Some of you may be wondering why I mention Scotland so frequently. Those of you who know me in person know why, but I thought I might fill the rest of you in on just what the big deal is about Scotland for our family.
It all started as a child at Christmastime. Every December my mother started to stockpile real butter, somehow stretching our tiny food budget so that she would have sometimes as many as 9 pounds of butter on hand. Then, one day she would pull out an ancient recipe card, yellowed with age and the real ink writing fading over the years. We would watch as she continued the family tradition of making Scottish shortbread with the recipe her grandmother had brought over from Scotland when she emigrated in the early 1900's.
Mom would go on to tell us about the Scottish aunts (really great aunts) that would visit her family from time to time and the long, brisk walks they would take her on. We all listened with rapt attention. The only maternal grandparents and great-grandparents we had were the ones we created in our imaginations from the memories mom recounted. Sometimes we talked on the phone to our great Uncle Roy whose mother had taken him back to Scotland to romp in the rolling hills outside Dunblane, riding the train with his grandfather and bringing back to the States memories of the mother land.
Fast forward several years and we landed in Indiana in a denomination that came directly out of the Scottish Reformation. Not only that, but our church began to offer seminary level church history courses, including one specifically on the Reformation period. We all signed up to audit. Even better, the church decided to organize a group of young people and parents to travel to Scotland for 2 1/2 weeks specifically to study the First and Second Scottish Reformations and learn more about the "Covenanters" who fought so hard for religious freedom in the 17th century.
My mom had always dreamed of going to Scotland and soon we began dreaming with her. What about all three of us girls and mom going on this Reformation tour?! It sounded like a great idea to all of us and we signed up. Christina and I had jobs that enabled us to pay our way but mom and Emily were relying on Dad's job. And then Dad lost his job, and mom's lifetime dream seemed to be slipping away. It just couldn't be true that after all this she wouldn't be able to go. And then at the 11th hour her cousin called to tell her that Uncle Roy had unexpectedly left a small legacy to her in his will -- enough to cover the trip expenses for Emily and mom!!! (Imagine the tears.....)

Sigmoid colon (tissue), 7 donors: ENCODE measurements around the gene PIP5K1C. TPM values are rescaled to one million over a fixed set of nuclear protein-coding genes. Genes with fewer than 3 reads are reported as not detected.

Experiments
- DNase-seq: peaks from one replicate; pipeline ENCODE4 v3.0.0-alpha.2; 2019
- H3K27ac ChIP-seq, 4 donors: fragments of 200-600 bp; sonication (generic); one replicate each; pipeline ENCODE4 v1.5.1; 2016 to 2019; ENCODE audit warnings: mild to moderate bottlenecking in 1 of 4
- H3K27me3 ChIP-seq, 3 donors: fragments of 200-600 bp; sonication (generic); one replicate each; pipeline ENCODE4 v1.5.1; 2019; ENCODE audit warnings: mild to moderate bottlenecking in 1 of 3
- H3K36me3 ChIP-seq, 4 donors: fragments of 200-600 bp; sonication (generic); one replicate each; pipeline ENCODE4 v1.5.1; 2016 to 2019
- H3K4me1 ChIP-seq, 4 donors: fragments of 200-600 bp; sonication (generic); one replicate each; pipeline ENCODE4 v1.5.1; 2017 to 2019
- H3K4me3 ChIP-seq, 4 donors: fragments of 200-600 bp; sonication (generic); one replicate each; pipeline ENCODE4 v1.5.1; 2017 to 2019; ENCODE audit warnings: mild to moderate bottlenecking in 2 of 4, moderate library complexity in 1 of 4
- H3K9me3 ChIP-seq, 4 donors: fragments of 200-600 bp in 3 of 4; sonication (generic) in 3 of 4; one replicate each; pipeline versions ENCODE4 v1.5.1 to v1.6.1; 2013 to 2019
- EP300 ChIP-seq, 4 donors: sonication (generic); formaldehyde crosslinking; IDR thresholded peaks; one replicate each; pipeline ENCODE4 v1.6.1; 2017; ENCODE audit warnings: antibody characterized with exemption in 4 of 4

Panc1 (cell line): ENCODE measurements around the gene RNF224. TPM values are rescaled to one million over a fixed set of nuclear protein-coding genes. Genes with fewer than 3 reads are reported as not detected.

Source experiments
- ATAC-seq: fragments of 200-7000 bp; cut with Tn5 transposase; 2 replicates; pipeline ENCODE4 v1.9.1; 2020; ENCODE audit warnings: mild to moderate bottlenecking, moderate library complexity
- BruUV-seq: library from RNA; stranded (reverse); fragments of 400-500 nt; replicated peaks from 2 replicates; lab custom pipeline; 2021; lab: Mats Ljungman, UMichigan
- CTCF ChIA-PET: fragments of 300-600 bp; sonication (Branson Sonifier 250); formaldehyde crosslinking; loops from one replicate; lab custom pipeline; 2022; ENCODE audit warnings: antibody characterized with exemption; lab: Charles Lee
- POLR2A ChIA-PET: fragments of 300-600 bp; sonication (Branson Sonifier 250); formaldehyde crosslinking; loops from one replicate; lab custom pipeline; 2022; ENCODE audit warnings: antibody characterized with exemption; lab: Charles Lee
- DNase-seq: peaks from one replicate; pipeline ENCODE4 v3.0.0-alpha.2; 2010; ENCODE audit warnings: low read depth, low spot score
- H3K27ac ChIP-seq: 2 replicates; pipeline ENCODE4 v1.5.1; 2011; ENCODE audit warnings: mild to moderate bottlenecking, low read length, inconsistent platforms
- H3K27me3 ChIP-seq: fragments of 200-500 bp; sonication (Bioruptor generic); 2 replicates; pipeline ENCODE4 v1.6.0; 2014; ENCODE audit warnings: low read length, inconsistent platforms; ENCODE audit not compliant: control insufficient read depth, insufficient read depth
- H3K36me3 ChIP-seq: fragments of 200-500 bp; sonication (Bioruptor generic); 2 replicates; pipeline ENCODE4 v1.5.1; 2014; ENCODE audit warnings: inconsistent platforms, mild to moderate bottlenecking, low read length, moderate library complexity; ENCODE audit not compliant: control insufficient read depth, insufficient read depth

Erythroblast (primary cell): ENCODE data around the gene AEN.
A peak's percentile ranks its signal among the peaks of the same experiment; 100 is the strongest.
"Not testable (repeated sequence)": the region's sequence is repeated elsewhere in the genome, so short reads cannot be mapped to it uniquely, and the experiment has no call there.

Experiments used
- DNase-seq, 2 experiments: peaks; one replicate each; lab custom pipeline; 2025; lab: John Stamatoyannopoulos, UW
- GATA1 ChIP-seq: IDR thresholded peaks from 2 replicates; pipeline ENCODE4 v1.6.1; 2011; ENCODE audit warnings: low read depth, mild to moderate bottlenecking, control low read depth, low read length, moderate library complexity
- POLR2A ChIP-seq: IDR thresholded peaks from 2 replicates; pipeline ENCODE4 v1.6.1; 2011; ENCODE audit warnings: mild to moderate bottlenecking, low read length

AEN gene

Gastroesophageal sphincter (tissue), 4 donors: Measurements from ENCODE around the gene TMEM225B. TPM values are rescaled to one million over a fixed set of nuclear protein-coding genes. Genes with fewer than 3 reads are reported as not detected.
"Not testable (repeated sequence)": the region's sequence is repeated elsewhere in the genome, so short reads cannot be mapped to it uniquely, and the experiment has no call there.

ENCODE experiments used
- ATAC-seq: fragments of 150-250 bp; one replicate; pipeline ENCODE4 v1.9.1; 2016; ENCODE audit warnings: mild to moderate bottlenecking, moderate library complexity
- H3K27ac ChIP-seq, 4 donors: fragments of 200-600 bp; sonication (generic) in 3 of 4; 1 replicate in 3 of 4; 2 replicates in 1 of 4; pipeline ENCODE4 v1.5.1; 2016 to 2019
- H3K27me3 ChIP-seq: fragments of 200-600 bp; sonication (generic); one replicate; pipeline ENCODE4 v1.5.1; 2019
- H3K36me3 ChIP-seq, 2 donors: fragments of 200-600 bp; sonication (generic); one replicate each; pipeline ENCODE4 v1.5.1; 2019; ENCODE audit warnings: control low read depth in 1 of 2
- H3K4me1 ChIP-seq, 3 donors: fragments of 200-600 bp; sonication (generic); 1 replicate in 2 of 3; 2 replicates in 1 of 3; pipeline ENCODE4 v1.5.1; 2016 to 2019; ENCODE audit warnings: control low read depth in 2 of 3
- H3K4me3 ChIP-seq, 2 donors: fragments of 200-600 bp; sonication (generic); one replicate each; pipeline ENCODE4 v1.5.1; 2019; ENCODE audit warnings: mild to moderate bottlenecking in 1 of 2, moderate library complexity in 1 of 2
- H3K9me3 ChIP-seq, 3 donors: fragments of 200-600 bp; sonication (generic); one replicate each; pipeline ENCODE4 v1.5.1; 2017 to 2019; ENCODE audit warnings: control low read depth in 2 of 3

So, in the summer of 1998 we headed to Scotland along with a whole group of friends from church (including Michael). We stayed in the quaint and beautiful town of Biggar. Each morning we had lectures on various aspects of the Reformation and each afternoon we loaded into a touring bus (coach) and headed out to various historical sites to see what we had been hearing about in the morning. It was a once in a lifetime convergence of amazing historians, beautiful settings, excellent fellowship, and fulfilled dreams. It was also the very tiny beginning of the romance that developed between Michael and me.
Another special part of this trip was that our senior pastor and his wife were part of this tour. I happened to work in their home as a secretary for our pastor and it was my privilege to be able to sip countless cups of tea with Mrs. B and hear in detail about the years they spent in Scotland while Dr. B studied for his PhD. A highlight of the trip was going with them to visit one of the houses I had heard so much about -- I believe they lived here during the 1950's.
On Sundays we visited several congregations affiliated with our own denomination. This was our first visit to the Airdrie congregation which would later become our home church for nearly 4 1/2 years.
Not only would we visit the Reformation sites but often we would have one of the very godly men leading the tour speak on a passage of Scripture, or we would sing the very same psalm that the martyrs had sung at this very place right before their deaths, or we would have a time of prayer. These weeks would become life-changing in many ways.
We had one free day in which to try and visit the town of Dunblane and the home of our shortbread-baking Great Grandmother. My mom had a little birthday money and with it she bought train tickets for us to head to Dunblane, alighting at the very train station where our great-great grandfather had been station master.
Through a series of events that later were determined only to be miraculous, we tracked down the house where our family had lived, found their gravestone in the Cathedral yard (never having known where they were buried!), and most miraculous of all, actually met a woman who turned out to have been our family's former neighbor and close friend (whom we had never heard of). Imagine my mother's surprise at walking into this woman's house and seeing on the wall a painting her very own mother (my grandmother) had painted!!! And to think we had arrived just two or three hours earlier in this town not knowing a soul or how to go about finding any family information.
Truly the trip had been as full and meaningful and special as a trip could ever be. We all returned home with precious memories, never thinking it would be granted to us to return again to this special country.